Many distillers have taken up the challenge, so we’ll narrow the field by focusing on the Martinique distillery Rhum J.M as a standout example of a legacy brand re-tooling itself for sustainability. Rhum J.M also faces the challenges posed by its location in a small, tourism-dependent island nation, where sites for solar arrays and wind turbines are hard to come by, to say nothing of land for growing sugarcane.

CleanTechnica got an up-close look (and taste) of Rhum J.M last week, when the company visited New York to announce the official launch of its EDDEN sustainability model. Rhum J.M is counting on EDDEN to stake its claim as a sustainability showcase for other distillers to follow.

It might take some time for others to catch up, because EDDEN builds on a decade’s worth of decarbonization focus by Rhum J.M. There is plenty to unpack and dealing with the sugarcane alone is a monumental effort, so let’s zero in on that.

One key feature of the EDDEN model is re-using 100% of the sugarcane byproduct in one way or another. That includes using some as biomass fuel to run the still, donating some to a local power plant for biomass-sourced electricity, composting some as organic fertilizer, and using the liquid byproduct to help irrigate the fields. The field schedule includes rotations of banana crops and fallow periods to help maintain soil health.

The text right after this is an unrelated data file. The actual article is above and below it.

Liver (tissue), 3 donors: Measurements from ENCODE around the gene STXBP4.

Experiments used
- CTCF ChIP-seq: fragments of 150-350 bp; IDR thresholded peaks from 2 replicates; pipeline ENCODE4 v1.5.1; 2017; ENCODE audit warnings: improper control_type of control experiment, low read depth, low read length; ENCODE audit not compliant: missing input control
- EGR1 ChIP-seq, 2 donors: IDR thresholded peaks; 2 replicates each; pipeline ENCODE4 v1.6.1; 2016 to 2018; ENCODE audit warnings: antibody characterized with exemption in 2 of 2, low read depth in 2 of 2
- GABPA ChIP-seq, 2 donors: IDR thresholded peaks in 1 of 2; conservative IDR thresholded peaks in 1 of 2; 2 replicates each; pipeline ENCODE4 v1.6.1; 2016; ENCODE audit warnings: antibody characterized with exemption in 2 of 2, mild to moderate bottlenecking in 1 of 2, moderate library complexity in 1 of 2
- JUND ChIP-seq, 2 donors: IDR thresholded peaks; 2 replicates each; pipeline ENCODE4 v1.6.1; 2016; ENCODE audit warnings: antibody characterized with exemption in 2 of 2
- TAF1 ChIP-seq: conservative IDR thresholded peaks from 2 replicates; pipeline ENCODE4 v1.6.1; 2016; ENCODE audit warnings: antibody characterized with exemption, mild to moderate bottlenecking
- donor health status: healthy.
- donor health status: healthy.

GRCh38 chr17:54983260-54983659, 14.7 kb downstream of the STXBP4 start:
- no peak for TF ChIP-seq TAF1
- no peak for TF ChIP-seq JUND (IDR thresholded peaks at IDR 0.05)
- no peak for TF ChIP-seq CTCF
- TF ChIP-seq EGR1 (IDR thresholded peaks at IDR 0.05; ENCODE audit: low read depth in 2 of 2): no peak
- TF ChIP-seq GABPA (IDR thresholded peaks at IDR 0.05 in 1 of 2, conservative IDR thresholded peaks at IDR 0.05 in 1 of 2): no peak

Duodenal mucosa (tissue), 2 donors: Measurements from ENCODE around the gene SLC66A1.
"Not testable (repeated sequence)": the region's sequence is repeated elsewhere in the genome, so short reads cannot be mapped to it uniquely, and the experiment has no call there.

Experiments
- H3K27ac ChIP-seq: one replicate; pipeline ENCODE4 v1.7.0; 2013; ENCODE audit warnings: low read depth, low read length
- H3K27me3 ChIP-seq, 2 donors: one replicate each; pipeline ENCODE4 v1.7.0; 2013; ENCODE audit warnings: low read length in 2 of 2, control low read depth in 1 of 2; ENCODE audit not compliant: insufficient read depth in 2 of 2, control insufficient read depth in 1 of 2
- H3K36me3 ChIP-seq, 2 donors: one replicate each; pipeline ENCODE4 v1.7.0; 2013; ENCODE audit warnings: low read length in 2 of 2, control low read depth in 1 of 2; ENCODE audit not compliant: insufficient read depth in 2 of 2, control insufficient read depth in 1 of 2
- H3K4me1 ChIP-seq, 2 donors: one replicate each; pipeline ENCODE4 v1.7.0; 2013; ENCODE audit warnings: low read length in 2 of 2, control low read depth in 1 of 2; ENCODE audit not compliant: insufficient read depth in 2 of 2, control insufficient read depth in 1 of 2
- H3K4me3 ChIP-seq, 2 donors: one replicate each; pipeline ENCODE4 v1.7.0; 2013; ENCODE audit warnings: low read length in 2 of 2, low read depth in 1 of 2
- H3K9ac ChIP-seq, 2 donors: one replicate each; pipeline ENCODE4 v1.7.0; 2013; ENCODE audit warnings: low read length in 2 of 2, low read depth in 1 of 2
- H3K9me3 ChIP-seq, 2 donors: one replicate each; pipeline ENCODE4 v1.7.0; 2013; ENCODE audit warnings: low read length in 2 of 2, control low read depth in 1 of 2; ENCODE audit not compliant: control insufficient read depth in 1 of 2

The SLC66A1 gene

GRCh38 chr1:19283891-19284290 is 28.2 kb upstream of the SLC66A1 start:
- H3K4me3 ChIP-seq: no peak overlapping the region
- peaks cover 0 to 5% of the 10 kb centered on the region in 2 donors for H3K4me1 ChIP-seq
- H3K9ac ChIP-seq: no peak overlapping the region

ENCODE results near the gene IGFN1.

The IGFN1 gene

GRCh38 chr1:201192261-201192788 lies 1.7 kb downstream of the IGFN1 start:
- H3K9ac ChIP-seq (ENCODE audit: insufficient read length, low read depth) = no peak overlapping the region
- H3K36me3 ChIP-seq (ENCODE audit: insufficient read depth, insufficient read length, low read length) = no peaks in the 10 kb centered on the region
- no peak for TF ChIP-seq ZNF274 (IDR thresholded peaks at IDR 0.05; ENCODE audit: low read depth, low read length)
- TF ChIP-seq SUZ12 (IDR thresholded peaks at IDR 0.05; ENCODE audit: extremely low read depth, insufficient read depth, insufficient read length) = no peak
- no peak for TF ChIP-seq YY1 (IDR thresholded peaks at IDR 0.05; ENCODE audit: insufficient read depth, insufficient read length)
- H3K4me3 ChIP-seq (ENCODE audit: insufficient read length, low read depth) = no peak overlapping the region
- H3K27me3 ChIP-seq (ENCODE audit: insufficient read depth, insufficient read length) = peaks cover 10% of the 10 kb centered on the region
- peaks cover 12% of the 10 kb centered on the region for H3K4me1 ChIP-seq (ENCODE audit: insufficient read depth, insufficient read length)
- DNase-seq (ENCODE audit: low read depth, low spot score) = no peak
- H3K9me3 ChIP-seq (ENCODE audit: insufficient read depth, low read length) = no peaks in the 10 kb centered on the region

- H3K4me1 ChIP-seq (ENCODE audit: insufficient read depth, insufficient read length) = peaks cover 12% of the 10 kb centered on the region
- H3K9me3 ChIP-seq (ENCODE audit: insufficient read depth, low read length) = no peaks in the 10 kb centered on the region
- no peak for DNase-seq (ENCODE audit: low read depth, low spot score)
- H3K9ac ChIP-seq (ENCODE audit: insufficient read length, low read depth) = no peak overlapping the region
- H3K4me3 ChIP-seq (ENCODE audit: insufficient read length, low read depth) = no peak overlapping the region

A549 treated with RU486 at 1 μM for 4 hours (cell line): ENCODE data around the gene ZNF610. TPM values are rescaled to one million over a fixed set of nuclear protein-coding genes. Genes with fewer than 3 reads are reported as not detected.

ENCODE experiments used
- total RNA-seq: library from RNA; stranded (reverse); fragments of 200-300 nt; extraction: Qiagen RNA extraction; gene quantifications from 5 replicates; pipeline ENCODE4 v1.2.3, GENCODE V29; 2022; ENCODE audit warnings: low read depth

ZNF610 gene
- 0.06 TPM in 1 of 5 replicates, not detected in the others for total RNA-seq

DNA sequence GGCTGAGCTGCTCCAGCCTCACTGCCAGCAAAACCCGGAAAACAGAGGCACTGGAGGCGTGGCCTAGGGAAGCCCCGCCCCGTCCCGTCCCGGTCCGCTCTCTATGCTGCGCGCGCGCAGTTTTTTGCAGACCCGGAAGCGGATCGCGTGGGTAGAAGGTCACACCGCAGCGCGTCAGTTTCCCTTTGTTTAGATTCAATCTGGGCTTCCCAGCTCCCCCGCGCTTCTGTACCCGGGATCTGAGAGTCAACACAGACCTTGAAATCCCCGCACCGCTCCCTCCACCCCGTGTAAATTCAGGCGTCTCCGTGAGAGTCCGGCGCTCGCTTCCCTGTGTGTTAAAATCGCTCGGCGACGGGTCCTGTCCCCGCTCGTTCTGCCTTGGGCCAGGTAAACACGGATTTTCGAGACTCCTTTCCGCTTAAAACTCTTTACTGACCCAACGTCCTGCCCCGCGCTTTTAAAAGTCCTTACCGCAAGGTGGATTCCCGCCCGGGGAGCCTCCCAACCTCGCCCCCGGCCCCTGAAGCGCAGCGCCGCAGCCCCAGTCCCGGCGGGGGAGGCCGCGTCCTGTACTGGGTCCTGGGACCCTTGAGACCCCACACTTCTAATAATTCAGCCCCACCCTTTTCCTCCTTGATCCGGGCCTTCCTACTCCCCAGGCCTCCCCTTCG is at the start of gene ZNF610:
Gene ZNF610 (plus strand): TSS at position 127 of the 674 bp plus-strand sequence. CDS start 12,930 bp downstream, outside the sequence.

Rhum J.M also gets most of its sugarcane from fields in direct proximity to the distillery, which helps to reduce transportation-related emissions, but what really caught the CleanTechnica eye was the use of drones and smart tractors to increase productivity in those fields. After all, sugarcane fields don’t exactly grow on trees in Martinique. Part of the EDDEN portfolio is aimed at maximizing agricultural output at Rhum J.M’s existing land without running afoul of biodiversity goals and other elements of sustainable agriculture.

Drones, Rational Agriculture, & Sustainable Rum